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The Eastern Islander's world collapsed because of lack of resources. As did the Mayans. And the Greenlanders. And on and on and on. Those societies lived in relatively closed systems. Well, I would define the Earth as a relatively closed system, just a bigger one, sudden arrival of star hopping aliens notwithstanding.

 

The difference, and I can't believe I actually need to explain this, is just one of scale. Any population that outstrips its resources in a closed system is due for a reset. We're arriving at that place globally in terms of energy, water, and food production. I guess JayB's never been to Africa to witness some grim examples of what of this for himself (not really his style, I'd wager).

 

JayB exhibits a common trait among conservatives: an inability to recognize the game being played, and an incapacity to understand when the rules of that game have change. For example, he often cites the Green Revolution and the abundance of cheap calories (in the U.S., anyway) as evidence that there couldn't possibly be a problem; ignoring what every farmer has known for decades: we got that abundant food through unsustainable practices; and are now at risk of not only draining the fossil aquifers that sustained it, but the very topsoil that grew it. In JayB's tiny world, you can drive your car at 150 mph indefinitely without worrying about burning up the motor; because, hey, we've been doing it for the past half hour without a hitch, right? Hence, his oft recycled maxims, which always seem to pre-date the last century, nevermind this one.

 

Will this reset mean extermination? In some poorer, politically ravaged areas, that's already happening. In America, where we have a lower population growth rate, stronger civil society, and much greater resources, not necessarily. The reset will certainly mean global depopulation, probably mostly voluntary. The U.S. won't be excluded from this: an inevitability which will (and, um, already is) challenging an outdated economic model that relies on on cheap, abundant energy and unlimited population growth, and unrestrained consumption.

 

The key idea here is that JayB's kind is not capable of recognizing, nevermind accepting, a problem early enough to prevent catastrophe. That's why this election was so important. The conservative movement badly needed to be put down and shoved aside to make room for people who actually have the capacity to recognize a real threat and do the politically difficult work of addressing it. Under JayB's favored leadership, we had no chance to make a reasonable transition to a world of scarcity. Obviously, given the events of the day, it's not going to be painless...at all, but at least it might be non-violent...for Americans, anyway. Shoving the idiots into a closet and locking the door was step one towards some sort of sane adaptation to the somewhat less bountiful reality of the 21st century.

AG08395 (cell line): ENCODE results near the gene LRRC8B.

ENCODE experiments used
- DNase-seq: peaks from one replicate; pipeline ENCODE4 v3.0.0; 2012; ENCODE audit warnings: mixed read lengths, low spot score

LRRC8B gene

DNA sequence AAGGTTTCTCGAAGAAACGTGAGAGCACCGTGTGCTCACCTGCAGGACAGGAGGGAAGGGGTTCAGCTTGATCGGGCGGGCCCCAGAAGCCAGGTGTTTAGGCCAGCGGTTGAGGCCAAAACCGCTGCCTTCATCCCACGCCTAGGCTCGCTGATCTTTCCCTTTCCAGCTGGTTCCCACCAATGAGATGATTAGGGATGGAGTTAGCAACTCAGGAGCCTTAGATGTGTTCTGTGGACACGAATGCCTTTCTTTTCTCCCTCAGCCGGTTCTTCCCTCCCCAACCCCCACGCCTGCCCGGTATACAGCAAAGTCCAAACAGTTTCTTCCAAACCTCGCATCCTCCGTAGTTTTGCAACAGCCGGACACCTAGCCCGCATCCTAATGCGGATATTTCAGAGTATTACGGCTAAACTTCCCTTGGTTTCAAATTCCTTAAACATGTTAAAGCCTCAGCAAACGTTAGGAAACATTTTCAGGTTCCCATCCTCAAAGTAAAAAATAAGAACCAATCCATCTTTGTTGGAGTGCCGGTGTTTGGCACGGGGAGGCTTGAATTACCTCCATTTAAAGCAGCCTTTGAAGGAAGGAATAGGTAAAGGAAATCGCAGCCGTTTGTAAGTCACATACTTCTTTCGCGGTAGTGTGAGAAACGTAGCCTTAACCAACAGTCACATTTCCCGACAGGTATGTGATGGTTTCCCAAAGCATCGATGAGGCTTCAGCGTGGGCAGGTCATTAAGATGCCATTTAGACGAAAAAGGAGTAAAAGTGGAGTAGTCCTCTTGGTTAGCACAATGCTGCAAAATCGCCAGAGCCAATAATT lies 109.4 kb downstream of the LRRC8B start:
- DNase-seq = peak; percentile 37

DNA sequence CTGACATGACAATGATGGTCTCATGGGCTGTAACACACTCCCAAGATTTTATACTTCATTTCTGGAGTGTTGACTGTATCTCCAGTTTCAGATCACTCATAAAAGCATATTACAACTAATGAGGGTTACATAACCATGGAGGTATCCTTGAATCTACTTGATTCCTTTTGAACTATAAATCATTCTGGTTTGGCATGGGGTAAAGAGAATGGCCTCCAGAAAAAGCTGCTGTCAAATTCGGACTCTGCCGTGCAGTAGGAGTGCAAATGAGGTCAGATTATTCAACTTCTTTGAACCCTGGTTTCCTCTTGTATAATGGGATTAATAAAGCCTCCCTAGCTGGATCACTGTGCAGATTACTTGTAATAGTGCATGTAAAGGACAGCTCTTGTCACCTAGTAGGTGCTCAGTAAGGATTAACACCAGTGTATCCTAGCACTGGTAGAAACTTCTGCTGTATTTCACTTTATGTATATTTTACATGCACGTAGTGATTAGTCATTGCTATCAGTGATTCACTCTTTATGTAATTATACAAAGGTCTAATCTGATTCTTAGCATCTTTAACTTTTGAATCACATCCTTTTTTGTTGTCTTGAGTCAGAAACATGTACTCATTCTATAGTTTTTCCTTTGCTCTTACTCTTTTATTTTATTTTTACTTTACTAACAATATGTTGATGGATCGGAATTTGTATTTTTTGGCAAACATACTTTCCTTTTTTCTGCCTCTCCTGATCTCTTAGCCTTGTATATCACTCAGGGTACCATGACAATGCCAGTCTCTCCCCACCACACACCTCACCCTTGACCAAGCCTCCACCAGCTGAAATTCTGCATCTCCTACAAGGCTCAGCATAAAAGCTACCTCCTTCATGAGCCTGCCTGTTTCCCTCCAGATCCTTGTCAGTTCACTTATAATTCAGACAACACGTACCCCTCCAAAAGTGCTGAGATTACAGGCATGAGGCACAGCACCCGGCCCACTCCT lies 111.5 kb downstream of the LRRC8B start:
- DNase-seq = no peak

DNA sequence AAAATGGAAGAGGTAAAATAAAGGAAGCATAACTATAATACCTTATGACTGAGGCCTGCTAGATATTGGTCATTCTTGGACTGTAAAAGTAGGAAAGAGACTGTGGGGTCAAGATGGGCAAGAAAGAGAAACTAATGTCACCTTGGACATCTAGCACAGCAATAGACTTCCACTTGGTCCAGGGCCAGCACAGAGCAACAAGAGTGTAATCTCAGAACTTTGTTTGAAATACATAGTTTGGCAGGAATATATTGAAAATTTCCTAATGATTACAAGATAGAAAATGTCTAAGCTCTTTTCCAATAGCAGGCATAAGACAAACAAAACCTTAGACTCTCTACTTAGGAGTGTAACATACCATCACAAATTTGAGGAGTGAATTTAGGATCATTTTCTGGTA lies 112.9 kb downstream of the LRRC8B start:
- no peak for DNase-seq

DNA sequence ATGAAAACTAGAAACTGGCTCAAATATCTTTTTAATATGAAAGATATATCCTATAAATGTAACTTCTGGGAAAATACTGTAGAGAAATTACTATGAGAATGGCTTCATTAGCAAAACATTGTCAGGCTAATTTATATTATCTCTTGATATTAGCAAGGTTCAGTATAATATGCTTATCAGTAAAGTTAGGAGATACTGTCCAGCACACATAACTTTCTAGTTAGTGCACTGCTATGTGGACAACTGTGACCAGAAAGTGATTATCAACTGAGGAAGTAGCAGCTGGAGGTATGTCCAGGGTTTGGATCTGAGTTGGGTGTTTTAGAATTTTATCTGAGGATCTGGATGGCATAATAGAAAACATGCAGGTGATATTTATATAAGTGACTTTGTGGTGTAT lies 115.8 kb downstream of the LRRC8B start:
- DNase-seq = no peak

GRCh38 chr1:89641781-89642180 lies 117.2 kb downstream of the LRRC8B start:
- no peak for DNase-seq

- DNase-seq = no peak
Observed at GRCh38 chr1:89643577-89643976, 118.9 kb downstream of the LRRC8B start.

Was there a specific example in there? I mean - you spilled your coffee and all, and most resources can be identified with a single word - two words at most (E.g. "Coal," "Natural Gas," "Flint," "Iron," "Copper," "Rubber") so I'm a tad surprised by the length of that entry when a few keystrokes would have sufficed.

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So long as societies retain the capacity to innovate, resources become obsolete long before they're completely depleted. Yawn.

 

What critical resource does the world no longer have due to the recklesness of the Easter Islanders?

 

As a society Easter Islanders collapsed because of wrecking their environment. Ex post facto changing your goal post to humankind doesn't change the painful reality that societys can, and do, fuck up.

 

Poor choice of words on my part - I meant the sum of all societies - e.g. mankind - because societies tend to exchange things with one another (in addition to innovating, conserving, and substituting when things get scarce), and the initial premise that that we've entered an age in which an absolute scarcity of natural resources is upon us. Absolute as in world-wide - across all societies.

 

Once you confine the discussion to the reality that we actually inhabit, and exclude groups of people who can't trade with one another (stone age jungle tribes, etc), absolute scarcity ceases to explain very much about which societies fucked-up in catastrophic fashions up and why. Take all of the starvation deaths that have occurred in the past 150 years, plot them on a map, and look at the political/economic systems in place when the famines hit. That'll be far more relevant and informative than pretending that the stone-age ended for lack of stones.

 

Can you consider time to be a resource?

 

Are we going to follow Daedalis or Icarus?

 

Will our own ingenuity serve as our end?

 

When the rate of change toward disequilibrium e.g., in accumulation of waste products, overcomes the rate of change towards equilibrium (stability) then will we have run out of time, despite our immense abilities?

 

Are we witnessing this now?

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Poor choice of words on my part - I meant the sum of all societies - e.g. mankind - because societies tend to exchange things with one another (in addition to innovating, conserving, and substituting when things get scarce), and the initial premise that that we've entered an age in which an absolute scarcity of natural resources is upon us. Absolute as in world-wide - across all societies.